The Memory and Aging Project (MAP)

Who We Are

Since 1979, the Memory & Aging Project at Washington University has studied intellectual functioning in persons as they age. Our efforts are designed to provide information on the aging process in healthy older persons and in those diagnosed as having a dementia of the Alzheimer type or another related disorder. The Memory and Aging Project (MAP) along with the Memory and Aging Project Satellite (MAPS) are at the forefront of a worldwide effort to uncover key causal factors in the development of Alzheimer disease, with a goal of developing more effective treatments and an eventual cure or prevention.



Our Mission

Researchers at the Knight Alzheimer's Disease Research Center at Washington University are looking at the memory and thinking changes that occur in people as they age. A team of nurses, doctors, social workers, and other professionals assess cognitive function in older adult volunteers both with and without dementia. The team deeply appreciates the participation of hundreds of volunteers in our studies. The research could not be advanced without our volunteers, their families and care partners.


The mission of the Knight ADRC is to:


  • Deliver the best possible assessment of cognitive function in older adults.
  • Promote, design and implement clinical research studies on aging and dementia.
  • Educate health professionals, students, and the community with today’s best information and tomorrow’s advances about Alzheimer disease.
Why is research important?

The reality of Alzheimer disease (AD) is startling. Someone in the United States develops AD every 67 seconds, and 1 in 3 seniors dies with AD or another dementia. Alzheimer’s is the most common cause of memory and thinking impairment among persons age 65 and older.

 

Alzheimer disease is diagnosed based on gradual onset, slow progression of memory impairment, and general cognitive decline. At its earliest clinical stage, AD represents a decline from the person’s prior level of function and affects the person’s ability to carry out her everyday activities. Even with growing public awareness of the disease, it is estimated that almost half of all persons with symptoms go undiagnosed. Deaths from Alzheimer disease increased 71 percent from 2000 to 2013, while deaths from other major diseases, including heart disease, stroke, breast and prostate cancer, and HIV/AIDS, decreased. Alzheimer's is the only disease among the top 10 causes of death in America that cannot be prevented, cured or even slowed.

 

Researchers at MAP are working to improve early detection and diagnosis using clinical and biological measures developed and tested in our research studies. MAP researchers also are working to develop and evaluate therapies that one day may provide truly effective treatment for the disease.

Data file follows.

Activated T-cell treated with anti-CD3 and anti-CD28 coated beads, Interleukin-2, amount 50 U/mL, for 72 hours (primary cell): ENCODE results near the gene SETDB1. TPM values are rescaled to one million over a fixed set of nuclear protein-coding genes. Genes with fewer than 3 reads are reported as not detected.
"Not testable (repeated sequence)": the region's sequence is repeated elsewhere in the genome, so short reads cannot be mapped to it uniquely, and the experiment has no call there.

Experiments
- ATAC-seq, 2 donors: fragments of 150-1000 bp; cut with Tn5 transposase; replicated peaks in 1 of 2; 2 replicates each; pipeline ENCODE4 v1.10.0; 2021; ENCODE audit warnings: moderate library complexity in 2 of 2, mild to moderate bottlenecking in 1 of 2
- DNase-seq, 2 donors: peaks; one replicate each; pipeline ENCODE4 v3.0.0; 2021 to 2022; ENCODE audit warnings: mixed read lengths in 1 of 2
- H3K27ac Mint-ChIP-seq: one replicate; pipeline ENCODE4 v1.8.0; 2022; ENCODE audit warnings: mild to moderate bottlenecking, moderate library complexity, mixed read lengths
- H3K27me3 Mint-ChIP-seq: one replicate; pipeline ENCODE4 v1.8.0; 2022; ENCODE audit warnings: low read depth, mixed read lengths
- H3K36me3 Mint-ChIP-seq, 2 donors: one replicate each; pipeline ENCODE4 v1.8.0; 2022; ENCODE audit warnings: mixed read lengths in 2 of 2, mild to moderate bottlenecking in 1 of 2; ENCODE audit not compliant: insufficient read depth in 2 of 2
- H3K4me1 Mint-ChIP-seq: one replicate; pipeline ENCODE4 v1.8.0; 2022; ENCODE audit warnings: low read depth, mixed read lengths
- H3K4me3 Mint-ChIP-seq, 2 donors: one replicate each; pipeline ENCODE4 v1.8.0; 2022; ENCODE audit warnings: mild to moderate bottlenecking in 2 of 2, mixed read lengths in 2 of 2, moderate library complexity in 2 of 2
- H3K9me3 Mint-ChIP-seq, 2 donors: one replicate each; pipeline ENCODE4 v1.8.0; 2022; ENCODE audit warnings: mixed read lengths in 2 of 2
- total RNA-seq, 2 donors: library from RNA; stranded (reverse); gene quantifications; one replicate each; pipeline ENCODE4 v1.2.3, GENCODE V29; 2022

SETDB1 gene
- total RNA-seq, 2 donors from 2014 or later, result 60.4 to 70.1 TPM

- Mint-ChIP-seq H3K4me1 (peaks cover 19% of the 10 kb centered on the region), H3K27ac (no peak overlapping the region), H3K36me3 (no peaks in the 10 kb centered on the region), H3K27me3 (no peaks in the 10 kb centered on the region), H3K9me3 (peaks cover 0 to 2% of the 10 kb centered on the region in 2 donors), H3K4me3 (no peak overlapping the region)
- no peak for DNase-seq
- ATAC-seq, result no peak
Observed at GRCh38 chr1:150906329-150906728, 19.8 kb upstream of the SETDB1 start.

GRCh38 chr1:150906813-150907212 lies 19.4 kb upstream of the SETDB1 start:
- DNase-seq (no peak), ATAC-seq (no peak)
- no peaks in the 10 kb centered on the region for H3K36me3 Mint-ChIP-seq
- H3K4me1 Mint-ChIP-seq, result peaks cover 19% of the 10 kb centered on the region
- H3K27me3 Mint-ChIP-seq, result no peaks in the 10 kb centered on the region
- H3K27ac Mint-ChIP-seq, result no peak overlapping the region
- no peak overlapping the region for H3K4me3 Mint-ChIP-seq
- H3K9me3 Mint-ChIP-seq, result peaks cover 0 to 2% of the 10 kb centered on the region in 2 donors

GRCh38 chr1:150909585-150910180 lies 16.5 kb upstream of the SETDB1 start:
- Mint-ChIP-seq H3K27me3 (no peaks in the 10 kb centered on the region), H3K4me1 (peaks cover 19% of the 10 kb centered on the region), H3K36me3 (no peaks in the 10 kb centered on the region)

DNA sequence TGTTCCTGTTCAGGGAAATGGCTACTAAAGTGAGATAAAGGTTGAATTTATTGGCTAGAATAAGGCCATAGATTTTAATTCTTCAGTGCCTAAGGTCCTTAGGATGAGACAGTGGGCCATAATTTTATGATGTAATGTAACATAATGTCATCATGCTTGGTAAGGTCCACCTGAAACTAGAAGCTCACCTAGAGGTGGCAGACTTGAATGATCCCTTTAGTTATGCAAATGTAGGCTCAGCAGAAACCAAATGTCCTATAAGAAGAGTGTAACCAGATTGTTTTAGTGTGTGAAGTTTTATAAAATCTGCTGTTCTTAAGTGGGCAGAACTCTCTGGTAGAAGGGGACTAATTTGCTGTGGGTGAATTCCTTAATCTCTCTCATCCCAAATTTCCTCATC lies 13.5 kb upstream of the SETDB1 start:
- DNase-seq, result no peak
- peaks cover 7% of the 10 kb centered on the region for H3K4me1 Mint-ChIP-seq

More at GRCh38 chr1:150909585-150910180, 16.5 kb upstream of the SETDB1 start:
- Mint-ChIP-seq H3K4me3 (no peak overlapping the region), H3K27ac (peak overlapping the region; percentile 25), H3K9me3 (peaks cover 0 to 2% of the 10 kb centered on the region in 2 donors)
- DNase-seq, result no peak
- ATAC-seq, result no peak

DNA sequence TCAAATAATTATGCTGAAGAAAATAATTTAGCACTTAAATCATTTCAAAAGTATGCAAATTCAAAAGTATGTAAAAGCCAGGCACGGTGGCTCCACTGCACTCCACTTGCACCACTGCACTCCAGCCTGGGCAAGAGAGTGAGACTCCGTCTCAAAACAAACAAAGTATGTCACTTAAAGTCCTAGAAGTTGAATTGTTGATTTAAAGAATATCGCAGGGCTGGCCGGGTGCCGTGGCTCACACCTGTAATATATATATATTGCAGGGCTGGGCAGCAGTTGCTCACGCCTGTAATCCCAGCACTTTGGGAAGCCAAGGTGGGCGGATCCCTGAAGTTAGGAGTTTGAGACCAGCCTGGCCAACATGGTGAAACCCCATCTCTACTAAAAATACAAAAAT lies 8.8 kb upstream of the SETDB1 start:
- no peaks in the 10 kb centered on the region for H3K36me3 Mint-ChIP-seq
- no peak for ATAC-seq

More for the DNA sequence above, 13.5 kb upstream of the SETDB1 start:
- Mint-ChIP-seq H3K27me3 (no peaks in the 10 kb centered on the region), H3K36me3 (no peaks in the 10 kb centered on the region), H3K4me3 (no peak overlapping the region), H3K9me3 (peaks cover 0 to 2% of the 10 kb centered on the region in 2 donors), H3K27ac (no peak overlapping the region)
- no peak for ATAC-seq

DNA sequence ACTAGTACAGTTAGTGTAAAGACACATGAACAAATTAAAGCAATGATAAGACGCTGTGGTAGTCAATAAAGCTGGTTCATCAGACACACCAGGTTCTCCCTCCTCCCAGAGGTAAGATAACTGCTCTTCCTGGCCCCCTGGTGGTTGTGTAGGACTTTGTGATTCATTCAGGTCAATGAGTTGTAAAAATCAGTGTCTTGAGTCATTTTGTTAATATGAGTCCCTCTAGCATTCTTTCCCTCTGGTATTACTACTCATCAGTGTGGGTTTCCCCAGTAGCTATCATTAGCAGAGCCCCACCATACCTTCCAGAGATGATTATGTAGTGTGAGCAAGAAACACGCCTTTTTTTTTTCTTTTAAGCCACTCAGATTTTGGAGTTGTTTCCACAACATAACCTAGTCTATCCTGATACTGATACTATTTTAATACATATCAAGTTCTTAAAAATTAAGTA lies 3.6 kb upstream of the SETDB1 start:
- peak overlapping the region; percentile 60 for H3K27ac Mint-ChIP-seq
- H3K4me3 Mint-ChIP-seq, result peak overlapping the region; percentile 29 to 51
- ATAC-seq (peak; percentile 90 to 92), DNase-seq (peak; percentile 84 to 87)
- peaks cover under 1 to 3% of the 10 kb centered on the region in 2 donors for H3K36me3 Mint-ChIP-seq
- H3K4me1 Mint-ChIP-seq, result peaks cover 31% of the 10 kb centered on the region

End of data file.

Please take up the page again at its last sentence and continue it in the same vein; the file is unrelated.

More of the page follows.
*Statistics courtesy of Alzheimer’s Association 2015 Alzheimer’s Disease Facts and Figures 

Interviews

Yearly interviews about your memory and thinking in our office (2-3 hours)

Blood Sample

Blood sample to test DNA for genetic causes of AD

Cognitive Testing

Yearly testing of your memory and thinking in our office (2-3 hours; view fact sheet)

Brain Scans

Brain scans, including magnetic resonance imaging (MRI fact sheet) and positron emission tomography (PET fact sheet), every 2-3 years

Lumbar Puncture

A lumbar puncture is performed every 2-3 years (view fact sheet).


Additional Testing

Additional testing, such as a sleep study, for selected volunteers (view fact sheet).

Who can volunteer?

Persons who are:


  • 65 years or older
  • In stable general health
  • Have no problems with memory or thinking OR have mild dementia
  • Have a study partner (such as a spouse, family member, or friend) who will be interviewed yearly about your memory and thinking
  • Willing and able to complete all study procedures
Points to Consider

Below are several points to consider when becoming a MAP volunteer.

  • Participation in each of the research activities is voluntary
  • Taking part in this study may or may not help you personally
  • Your participation is a chance to help others in the future by helping researchers find better ways to diagnose and treat Alzheimer disease
  • Taking part in this study does not take the place of medical care provided by your health care provider
  • Information collected about you is kept strictly confidential
How to Contact Us

A Memory and Aging Project (MAP) team member can provide you with information about the study and answer any questions you may have.


Please call (314) 286-2683 for further information.

 

 

Study Fact Sheets

MAP Brochure

You can download a PDF copy of our brochure by clicking the image below.


Click on map to enable interaction